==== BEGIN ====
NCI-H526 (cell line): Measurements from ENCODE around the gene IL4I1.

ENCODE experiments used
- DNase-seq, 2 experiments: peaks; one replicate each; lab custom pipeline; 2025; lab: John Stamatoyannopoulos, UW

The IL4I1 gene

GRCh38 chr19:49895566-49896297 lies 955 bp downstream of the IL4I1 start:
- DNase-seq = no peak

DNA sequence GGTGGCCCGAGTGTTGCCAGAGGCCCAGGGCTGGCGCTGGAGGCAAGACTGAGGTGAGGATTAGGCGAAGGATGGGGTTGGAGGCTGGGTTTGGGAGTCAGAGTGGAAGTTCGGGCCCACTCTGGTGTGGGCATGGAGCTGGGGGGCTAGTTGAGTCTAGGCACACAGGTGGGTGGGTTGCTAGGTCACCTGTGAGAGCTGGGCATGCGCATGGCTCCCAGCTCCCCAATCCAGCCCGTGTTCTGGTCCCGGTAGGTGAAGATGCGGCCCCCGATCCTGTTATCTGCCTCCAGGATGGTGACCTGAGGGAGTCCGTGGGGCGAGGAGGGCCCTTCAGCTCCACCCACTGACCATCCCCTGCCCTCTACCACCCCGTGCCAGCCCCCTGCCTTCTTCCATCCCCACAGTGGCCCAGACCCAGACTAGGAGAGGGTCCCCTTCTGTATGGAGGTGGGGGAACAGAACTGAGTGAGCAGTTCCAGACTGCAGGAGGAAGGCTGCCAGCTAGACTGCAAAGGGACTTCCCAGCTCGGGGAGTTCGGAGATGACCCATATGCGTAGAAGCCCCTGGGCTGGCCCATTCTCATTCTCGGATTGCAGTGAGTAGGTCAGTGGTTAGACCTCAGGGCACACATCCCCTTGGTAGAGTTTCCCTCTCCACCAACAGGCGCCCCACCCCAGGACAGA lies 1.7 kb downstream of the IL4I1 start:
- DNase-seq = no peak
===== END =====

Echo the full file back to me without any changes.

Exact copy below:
NCI-H526 (cell line): Measurements from ENCODE around the gene IL4I1.

ENCODE experiments used
- DNase-seq, 2 experiments: peaks; one replicate each; lab custom pipeline; 2025; lab: John Stamatoyannopoulos, UW

The IL4I1 gene

GRCh38 chr19:49895566-49896297 lies 955 bp downstream of the IL4I1 start:
- DNase-seq = no peak

DNA sequence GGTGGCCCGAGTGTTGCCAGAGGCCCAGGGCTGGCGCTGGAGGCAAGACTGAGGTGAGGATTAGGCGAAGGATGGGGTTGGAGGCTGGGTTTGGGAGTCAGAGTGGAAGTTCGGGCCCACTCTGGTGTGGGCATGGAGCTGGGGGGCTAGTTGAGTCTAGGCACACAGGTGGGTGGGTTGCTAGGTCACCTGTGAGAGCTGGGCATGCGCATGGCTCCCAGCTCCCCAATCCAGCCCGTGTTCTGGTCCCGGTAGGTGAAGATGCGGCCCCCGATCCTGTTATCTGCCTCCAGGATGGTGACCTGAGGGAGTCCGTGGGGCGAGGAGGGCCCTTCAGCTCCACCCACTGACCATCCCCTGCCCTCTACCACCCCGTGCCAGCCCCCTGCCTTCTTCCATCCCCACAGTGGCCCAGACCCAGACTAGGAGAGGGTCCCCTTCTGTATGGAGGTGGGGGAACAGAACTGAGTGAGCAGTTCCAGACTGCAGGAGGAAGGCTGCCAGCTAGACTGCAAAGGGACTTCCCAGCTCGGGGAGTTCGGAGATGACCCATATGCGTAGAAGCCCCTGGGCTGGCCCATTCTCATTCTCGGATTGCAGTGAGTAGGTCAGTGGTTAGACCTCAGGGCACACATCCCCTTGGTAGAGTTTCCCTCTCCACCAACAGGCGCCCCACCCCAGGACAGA lies 1.7 kb downstream of the IL4I1 start:
- DNase-seq = no peak